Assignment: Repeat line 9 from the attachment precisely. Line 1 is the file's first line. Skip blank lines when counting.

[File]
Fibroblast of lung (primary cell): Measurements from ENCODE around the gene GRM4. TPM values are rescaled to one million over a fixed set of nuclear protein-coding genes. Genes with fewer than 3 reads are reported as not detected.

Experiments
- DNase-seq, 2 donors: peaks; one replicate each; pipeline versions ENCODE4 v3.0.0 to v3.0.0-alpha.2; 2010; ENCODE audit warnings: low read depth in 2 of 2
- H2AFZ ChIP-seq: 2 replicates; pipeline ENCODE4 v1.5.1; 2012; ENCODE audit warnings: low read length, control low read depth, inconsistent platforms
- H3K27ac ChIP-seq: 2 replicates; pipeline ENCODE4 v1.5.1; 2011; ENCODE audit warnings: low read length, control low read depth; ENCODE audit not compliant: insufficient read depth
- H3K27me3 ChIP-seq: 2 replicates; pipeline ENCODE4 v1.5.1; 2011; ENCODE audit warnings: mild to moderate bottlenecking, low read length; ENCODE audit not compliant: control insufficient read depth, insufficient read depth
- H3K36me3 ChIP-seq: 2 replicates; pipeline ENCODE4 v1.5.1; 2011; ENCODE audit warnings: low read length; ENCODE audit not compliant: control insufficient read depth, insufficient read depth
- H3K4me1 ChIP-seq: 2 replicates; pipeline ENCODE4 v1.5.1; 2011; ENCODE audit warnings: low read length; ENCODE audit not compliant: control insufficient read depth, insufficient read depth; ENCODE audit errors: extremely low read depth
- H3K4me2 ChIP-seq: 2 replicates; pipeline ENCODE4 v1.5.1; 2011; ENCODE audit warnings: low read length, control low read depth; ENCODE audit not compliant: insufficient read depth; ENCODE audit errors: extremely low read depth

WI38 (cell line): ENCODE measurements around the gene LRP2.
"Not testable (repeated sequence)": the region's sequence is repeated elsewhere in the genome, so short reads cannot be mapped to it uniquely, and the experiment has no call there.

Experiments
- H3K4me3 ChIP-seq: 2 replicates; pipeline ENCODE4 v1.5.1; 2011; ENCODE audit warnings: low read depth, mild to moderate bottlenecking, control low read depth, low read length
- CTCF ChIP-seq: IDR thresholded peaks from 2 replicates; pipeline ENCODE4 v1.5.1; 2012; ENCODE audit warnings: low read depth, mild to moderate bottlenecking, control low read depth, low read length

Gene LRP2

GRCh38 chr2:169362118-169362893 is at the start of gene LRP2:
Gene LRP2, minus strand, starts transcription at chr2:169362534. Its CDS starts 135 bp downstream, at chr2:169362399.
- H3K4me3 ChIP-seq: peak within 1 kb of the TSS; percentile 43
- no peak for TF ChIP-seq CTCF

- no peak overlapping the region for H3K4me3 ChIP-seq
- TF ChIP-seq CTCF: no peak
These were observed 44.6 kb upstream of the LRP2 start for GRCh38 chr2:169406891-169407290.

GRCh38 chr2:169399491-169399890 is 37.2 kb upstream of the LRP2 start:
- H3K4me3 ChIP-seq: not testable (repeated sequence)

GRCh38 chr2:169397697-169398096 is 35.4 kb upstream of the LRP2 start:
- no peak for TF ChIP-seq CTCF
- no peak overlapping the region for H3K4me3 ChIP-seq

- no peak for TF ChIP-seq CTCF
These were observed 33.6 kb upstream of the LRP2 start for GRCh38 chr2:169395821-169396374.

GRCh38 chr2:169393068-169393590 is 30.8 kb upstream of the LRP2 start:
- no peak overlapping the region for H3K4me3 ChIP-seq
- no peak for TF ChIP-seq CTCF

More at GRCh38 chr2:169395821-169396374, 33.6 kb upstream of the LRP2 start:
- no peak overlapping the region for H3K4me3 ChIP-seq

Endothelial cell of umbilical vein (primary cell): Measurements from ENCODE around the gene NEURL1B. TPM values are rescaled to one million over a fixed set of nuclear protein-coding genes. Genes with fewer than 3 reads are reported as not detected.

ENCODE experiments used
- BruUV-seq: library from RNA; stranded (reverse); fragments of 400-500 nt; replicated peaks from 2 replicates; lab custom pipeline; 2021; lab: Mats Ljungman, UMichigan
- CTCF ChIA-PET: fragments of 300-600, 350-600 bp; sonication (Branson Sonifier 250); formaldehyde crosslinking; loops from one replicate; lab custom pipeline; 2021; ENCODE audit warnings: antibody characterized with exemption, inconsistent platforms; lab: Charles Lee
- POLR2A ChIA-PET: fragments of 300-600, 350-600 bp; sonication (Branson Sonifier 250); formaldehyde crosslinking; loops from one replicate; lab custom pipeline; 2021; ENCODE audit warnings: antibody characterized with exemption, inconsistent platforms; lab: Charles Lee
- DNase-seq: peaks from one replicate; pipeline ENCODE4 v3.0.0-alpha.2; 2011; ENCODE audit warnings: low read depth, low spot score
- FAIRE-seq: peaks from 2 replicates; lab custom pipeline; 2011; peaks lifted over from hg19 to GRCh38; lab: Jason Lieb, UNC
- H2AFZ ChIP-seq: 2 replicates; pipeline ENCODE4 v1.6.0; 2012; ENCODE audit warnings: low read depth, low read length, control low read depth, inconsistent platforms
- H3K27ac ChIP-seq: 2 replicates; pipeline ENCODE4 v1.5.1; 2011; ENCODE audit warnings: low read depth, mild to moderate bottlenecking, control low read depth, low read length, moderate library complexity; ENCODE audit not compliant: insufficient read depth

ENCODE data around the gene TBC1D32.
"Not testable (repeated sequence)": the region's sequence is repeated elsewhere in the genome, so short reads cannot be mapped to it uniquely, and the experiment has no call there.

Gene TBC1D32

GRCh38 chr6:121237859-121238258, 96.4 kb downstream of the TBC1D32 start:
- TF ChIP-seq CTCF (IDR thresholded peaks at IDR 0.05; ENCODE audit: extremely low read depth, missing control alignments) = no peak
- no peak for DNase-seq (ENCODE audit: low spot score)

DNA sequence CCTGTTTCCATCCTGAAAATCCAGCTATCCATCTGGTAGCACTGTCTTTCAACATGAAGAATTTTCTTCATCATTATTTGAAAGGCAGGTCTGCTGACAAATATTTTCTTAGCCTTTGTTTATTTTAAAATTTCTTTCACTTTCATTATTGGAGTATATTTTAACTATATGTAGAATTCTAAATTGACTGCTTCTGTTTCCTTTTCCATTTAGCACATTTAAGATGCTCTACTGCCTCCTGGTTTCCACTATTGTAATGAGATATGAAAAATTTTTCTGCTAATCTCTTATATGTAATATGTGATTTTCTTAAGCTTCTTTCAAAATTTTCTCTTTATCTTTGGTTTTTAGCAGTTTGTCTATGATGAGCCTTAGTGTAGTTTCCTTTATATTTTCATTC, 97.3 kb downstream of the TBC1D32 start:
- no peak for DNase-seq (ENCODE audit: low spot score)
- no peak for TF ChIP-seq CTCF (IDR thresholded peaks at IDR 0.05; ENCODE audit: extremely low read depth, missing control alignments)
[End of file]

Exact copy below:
- H3K4me2 ChIP-seq: 2 replicates; pipeline ENCODE4 v1.5.1; 2011; ENCODE audit warnings: low read length, control low read depth; ENCODE audit not compliant: insufficient read depth; ENCODE audit errors: extremely low read depth